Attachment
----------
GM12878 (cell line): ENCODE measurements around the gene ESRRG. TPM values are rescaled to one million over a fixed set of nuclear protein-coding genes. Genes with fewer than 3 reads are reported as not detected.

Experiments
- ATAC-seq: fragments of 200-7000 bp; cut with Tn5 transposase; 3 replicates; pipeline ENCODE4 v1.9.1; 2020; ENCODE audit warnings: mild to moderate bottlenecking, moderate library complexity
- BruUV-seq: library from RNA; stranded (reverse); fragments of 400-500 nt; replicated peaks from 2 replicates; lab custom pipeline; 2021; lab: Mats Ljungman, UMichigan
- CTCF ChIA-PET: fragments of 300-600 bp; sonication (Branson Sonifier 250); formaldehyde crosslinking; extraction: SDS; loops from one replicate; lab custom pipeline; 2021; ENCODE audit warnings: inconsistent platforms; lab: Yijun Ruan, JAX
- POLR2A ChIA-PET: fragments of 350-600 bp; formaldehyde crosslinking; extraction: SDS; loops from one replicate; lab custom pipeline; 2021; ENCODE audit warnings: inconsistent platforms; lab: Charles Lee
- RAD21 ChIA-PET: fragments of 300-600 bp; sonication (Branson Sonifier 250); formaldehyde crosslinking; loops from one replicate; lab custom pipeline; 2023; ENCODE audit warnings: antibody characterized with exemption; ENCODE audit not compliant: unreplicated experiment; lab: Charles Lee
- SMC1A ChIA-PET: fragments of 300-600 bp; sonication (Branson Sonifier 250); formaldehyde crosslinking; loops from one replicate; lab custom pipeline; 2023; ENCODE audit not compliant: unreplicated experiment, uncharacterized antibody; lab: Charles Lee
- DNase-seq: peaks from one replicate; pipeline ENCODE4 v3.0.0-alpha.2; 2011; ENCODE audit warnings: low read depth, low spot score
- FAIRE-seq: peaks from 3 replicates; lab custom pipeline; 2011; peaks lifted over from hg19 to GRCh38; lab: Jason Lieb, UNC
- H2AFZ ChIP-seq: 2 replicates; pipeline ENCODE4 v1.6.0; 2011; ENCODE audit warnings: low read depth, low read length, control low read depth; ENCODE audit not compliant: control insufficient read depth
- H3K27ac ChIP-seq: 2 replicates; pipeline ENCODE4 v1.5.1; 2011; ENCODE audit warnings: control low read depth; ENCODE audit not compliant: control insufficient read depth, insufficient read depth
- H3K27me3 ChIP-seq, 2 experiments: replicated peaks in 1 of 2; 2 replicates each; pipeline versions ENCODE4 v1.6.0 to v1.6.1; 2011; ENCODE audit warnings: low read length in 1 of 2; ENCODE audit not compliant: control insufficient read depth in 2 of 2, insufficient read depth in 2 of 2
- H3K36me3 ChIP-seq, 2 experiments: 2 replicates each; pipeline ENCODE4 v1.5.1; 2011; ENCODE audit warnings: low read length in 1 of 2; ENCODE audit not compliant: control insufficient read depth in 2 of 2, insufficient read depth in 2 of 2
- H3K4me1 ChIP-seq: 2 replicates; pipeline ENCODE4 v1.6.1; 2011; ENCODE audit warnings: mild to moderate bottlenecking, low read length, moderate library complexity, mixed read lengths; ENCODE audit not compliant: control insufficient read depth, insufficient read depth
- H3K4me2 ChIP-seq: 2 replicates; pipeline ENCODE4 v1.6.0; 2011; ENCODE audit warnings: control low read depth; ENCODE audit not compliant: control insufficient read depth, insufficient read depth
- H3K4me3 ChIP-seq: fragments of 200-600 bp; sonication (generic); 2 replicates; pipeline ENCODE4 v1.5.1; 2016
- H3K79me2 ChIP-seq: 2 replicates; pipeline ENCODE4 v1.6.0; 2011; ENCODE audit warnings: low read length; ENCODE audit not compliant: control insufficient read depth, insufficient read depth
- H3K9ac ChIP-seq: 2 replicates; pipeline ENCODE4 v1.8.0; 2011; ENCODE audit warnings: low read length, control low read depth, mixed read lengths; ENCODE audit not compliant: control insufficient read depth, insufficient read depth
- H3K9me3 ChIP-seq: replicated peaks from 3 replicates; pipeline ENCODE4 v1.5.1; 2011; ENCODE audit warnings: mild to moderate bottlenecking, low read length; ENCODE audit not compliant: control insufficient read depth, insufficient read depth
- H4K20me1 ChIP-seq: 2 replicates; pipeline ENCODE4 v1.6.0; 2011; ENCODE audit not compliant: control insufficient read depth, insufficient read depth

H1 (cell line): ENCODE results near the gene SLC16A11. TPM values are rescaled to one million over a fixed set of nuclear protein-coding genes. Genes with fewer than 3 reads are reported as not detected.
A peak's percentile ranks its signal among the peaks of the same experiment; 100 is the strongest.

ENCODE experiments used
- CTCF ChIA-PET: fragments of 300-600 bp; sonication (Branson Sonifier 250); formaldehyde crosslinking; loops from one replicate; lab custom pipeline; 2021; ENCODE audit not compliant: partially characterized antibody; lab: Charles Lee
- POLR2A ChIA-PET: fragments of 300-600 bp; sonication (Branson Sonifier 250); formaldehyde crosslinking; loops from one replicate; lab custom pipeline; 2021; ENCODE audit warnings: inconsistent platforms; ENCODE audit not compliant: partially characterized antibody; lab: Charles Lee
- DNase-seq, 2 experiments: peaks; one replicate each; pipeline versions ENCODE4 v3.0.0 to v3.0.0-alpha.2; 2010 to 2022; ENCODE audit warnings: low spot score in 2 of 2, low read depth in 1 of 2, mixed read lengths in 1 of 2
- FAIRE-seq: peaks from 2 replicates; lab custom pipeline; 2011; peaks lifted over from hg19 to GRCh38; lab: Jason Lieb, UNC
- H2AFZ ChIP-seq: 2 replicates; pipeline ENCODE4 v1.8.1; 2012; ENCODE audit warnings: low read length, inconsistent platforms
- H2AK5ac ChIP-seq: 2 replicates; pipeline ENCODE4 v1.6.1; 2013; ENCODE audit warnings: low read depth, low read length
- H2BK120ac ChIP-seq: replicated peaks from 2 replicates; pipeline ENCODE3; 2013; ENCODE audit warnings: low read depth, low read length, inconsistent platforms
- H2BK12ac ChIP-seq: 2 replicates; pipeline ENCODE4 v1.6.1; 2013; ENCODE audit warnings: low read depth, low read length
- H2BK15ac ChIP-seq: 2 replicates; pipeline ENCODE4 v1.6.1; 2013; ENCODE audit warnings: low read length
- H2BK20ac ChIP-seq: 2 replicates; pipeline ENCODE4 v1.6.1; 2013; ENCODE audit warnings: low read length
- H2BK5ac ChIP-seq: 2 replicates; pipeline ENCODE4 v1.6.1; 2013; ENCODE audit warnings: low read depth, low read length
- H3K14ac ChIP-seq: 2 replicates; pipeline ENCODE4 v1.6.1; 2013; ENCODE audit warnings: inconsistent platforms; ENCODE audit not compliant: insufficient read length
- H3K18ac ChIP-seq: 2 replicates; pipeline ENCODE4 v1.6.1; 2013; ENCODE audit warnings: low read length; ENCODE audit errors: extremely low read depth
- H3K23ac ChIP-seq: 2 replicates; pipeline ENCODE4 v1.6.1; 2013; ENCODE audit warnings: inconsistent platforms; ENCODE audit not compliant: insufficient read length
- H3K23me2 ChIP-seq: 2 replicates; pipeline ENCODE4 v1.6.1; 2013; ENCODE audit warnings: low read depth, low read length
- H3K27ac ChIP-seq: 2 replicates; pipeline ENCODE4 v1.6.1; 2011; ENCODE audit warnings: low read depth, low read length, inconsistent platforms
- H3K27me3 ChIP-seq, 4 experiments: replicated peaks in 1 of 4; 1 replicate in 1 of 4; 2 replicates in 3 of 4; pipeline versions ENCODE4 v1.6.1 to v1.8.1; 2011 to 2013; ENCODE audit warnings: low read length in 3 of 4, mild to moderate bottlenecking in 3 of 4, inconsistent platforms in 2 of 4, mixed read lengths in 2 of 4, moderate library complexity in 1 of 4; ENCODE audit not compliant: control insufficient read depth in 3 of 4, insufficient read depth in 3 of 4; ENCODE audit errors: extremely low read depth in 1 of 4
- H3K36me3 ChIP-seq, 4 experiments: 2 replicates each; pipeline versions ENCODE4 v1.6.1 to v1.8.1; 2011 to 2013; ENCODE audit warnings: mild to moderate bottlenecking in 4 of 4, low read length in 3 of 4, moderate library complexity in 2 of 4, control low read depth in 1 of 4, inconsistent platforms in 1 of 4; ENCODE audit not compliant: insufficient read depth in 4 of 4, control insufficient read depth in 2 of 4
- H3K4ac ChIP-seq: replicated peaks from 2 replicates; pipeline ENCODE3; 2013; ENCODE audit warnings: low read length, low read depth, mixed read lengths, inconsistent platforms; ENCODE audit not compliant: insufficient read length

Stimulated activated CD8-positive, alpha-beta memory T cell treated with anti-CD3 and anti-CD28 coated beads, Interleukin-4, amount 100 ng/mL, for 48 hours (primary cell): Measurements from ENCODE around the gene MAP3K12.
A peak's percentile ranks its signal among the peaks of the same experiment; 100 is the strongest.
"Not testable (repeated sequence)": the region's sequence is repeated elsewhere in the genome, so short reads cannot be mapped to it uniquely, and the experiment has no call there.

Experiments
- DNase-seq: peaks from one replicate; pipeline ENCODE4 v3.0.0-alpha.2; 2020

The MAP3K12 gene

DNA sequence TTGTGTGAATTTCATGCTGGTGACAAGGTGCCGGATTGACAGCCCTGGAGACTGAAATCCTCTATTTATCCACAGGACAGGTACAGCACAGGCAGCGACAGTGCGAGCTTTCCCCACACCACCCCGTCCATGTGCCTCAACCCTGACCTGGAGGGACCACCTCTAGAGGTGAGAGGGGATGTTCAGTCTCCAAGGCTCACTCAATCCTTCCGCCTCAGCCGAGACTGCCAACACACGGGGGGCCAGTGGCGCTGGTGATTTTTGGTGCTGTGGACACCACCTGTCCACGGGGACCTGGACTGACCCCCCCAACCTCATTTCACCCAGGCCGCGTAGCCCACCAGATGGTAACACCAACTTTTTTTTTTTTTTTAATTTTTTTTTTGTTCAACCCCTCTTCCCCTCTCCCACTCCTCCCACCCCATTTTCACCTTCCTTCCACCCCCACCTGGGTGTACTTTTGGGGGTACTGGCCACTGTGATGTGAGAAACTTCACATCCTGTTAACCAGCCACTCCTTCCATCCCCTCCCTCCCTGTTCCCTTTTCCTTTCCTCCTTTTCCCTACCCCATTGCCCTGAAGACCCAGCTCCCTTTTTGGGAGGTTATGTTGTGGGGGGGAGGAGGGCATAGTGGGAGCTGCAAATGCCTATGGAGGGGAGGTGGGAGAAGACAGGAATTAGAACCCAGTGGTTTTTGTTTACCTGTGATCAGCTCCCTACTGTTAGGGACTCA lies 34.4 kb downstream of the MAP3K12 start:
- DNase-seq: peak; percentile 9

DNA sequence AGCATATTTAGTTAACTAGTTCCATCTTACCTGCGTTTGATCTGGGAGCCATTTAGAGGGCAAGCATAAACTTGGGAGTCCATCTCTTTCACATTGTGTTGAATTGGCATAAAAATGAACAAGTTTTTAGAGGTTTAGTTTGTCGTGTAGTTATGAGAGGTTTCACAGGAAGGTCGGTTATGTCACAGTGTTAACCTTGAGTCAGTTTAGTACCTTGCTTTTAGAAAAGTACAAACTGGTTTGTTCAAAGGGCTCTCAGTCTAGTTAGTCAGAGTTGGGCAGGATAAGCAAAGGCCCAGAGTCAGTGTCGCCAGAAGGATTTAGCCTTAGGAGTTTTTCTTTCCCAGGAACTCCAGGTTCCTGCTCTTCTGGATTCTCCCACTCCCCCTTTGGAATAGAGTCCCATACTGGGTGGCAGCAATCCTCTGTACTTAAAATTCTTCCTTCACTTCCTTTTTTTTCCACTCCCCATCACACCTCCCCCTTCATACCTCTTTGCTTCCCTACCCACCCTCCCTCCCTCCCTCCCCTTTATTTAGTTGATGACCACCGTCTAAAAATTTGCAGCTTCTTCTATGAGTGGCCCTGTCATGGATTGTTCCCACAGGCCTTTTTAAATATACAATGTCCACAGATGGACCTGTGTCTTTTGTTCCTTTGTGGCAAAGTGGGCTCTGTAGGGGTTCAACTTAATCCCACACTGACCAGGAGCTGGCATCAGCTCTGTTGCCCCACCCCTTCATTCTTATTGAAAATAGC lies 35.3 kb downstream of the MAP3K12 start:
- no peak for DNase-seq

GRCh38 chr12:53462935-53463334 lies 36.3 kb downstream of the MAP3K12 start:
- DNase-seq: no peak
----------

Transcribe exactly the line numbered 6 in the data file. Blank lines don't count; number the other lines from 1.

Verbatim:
- POLR2A ChIA-PET: fragments of 350-600 bp; formaldehyde crosslinking; extraction: SDS; loops from one replicate; lab custom pipeline; 2021; ENCODE audit warnings: inconsistent platforms; lab: Charles Lee